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I often joke that my contribution to my high school class was that I was in the part of the class that made the top half possible. Actually, I was a better student than that and could have been much better if I had applied myself more to my studies. Math and English were two that gave me a lot of problems. Part of that was due to my own attitude towards those subjects. I had only been the pastor of our small, rural church for a few months when a member came to me expressing her concern about my poor grammar. She was a teacher and the only person in our church at the time with a college degree. She admitted that our church would not be troubled with my use of poor grammar, but she was concerned that it could hurt me in future ministry.
A few months later I enrolled in Boyce Bible School (now Boyce College) to better equip myself for pastoral ministry. The only concern I had was the two semesters of English that the school required. The day finally came when I had to register for English, and I soon learned that I was not the only person in the class not looking forward to it. The first day of class one student remarked to the teacher that no one had ever been able to teach him English, and she responded that was because he had never had her for a teacher. Her method of teaching English was to go over the basics and have us write and write and write. Our first assignment was to write a brief item for a newspaper. When I received that assignment back she had written on it that I was a good writer.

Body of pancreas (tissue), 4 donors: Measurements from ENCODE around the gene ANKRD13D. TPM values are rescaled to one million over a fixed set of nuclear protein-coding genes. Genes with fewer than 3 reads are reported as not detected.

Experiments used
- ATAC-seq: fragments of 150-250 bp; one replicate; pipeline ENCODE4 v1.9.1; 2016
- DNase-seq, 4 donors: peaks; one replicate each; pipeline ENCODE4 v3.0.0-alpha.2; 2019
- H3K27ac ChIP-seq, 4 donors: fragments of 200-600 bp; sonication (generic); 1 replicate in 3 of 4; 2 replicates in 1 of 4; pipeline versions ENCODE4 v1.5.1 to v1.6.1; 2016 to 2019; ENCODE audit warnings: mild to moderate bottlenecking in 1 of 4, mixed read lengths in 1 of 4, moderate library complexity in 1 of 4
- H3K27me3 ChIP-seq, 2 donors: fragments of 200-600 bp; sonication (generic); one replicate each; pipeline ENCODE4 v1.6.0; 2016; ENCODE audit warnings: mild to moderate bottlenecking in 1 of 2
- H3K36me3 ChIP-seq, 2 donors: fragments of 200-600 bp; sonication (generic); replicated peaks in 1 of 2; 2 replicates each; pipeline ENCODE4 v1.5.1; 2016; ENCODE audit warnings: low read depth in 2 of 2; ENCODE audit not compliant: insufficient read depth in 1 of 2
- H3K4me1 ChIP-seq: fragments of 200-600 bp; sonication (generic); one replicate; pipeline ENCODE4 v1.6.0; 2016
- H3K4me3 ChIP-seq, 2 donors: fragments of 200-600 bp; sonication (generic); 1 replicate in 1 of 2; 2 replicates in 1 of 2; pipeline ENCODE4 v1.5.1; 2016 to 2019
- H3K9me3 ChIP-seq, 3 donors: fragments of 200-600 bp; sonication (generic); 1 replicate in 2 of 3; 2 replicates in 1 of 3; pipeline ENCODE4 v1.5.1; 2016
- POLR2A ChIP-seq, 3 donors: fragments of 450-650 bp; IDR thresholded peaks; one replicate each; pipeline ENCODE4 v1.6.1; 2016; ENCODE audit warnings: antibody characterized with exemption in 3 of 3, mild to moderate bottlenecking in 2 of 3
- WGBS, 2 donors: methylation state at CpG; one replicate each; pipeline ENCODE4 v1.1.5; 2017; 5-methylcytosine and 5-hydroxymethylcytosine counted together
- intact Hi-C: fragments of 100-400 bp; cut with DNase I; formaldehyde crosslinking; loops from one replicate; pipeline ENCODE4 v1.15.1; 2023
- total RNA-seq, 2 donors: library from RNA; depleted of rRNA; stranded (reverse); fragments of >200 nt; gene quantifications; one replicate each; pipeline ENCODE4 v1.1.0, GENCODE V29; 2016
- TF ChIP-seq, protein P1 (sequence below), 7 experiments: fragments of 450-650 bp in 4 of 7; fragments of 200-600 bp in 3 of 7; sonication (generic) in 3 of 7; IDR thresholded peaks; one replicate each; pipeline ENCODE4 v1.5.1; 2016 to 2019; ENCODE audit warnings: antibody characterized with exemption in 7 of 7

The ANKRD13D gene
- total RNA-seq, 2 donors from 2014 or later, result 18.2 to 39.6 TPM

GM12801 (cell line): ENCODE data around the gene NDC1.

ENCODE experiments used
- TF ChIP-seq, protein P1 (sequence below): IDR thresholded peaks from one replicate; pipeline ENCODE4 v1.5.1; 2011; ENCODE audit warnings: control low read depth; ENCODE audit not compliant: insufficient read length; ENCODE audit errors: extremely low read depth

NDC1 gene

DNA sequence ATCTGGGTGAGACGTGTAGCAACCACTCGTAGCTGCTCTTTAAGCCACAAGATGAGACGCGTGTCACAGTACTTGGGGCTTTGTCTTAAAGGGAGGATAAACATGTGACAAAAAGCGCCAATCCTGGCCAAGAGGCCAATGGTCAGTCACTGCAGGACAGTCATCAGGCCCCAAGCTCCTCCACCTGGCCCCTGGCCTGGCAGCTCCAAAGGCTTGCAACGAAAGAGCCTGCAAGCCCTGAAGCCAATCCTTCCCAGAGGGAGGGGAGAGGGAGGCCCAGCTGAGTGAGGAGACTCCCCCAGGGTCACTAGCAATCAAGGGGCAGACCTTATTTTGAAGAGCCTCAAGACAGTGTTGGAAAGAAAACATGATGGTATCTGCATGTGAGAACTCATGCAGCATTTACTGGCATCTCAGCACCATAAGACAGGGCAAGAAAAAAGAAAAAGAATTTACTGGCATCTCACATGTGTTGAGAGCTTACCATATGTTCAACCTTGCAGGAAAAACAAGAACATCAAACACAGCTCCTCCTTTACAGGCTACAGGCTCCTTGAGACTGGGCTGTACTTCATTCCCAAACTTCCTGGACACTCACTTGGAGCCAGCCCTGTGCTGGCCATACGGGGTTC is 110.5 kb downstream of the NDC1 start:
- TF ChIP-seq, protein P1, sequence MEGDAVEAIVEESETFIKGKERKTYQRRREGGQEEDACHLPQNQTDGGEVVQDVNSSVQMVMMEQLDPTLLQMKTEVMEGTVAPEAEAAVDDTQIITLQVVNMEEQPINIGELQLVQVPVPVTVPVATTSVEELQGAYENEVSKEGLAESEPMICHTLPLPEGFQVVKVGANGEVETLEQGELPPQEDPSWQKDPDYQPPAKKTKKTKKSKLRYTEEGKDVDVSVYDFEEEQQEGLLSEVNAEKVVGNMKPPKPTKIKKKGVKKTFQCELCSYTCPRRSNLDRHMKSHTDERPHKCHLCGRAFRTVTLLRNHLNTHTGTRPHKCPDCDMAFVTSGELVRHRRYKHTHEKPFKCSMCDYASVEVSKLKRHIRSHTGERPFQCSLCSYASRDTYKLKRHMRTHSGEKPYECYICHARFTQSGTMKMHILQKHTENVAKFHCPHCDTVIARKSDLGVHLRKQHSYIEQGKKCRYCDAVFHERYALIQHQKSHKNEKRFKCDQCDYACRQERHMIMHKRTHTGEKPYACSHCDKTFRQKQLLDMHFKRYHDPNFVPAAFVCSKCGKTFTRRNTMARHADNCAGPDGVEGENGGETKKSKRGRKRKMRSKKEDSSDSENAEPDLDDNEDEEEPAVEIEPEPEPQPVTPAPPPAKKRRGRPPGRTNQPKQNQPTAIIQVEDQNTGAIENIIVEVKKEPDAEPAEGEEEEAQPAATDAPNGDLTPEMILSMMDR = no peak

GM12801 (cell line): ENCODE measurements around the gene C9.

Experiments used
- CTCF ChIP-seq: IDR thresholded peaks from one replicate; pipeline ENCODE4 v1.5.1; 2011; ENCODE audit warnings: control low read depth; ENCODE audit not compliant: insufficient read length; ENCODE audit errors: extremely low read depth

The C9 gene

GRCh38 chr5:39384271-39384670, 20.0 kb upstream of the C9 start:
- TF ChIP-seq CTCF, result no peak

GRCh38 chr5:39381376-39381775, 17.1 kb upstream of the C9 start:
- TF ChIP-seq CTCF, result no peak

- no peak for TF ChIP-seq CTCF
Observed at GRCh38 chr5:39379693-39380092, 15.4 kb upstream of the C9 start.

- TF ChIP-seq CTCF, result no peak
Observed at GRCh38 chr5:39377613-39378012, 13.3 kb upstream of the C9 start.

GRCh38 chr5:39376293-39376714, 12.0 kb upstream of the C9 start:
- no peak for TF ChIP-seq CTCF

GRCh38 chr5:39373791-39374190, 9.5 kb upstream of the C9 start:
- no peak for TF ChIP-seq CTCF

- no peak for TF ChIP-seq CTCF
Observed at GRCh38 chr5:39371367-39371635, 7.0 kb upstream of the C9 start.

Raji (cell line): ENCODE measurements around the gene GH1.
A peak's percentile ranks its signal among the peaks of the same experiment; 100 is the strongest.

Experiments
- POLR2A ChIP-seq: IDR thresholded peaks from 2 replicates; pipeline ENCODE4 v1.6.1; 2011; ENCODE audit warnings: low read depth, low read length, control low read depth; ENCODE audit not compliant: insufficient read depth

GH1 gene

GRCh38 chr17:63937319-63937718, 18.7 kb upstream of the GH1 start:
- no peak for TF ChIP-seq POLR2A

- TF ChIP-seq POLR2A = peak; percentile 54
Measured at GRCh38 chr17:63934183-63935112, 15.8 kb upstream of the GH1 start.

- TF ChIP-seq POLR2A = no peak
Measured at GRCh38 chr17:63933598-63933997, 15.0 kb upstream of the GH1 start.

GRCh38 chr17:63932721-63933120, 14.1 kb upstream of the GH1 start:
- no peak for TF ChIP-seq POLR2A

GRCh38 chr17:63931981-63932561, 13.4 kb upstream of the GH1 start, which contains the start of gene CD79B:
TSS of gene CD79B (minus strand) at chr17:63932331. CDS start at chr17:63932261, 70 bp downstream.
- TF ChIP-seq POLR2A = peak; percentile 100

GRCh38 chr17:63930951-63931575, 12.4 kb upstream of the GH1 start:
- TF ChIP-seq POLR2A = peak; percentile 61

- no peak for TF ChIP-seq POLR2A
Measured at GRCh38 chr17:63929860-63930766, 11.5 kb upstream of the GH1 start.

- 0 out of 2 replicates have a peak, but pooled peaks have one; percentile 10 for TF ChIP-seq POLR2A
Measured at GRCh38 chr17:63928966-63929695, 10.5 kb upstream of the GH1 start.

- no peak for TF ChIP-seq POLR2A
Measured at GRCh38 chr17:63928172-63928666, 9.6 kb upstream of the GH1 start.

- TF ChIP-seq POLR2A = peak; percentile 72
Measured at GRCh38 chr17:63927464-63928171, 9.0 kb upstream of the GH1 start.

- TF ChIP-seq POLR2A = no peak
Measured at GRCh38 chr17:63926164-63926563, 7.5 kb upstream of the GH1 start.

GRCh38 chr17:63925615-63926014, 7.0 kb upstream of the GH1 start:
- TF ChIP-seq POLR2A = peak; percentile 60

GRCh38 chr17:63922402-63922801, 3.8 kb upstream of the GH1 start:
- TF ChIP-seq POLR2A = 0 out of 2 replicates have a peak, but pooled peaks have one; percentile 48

Something about that two or three word comment struck a nerve deep within me and inspired me to really focus on that class as well as the second semester of English, which she also taught. Suddently, the laws of grammar began to make sense to me, and I became much more focused on them in any writing I did as well as in more formal speaking. A couple of years later I was asked to give the commencement speech at our local high school where our daughter would be graduating.
This was the same school from which I had graduated, and many of my former teachers were there. As the bivocational pastor of a small church I had never spoken to more than 50 or so people at one time; there would be thousands of people attending this graduation. I was quite nervous as I began my message, but the confidence I had from having learned how to use proper grammar helped me find the courage to give my talk. Afterwards, some of my former teachers told me how proud they were that I had been one of their students. Later, at Boyce, I told my English teacher that it was her teaching skills and encouragement to me that enabled me to make that speech.
A few years later I wrote my first book. I had never taken a class on writing except for the two semesters of English I had at Boyce, but I remembered that teacher's comment that I was a good writer. When the book was published our local book store had a book signing, and I invited that teacher. She made the one hour drive to the signing where I told her that her class gave me the confidence to attempt to write a book.
None of us ever knows how we may influence someone with just a brief comment that we may not even remember making. Those of us in ministry have a wonderful opportunity to encourage others and influence them in ways that will enrich their lives. There is an old saying that if you see a turtle on a fence post you know he didn't get there by himself. Anytime you see someone experience success in life you can be sure that he didn't do that alone. Along the way someone spoke words of encouragement and provided positive influence. There are enough people out there who want to tear down others; let us be people of positive encouragement and influence. Let us aspire to be people who lift others up and help them be all God intended them to be.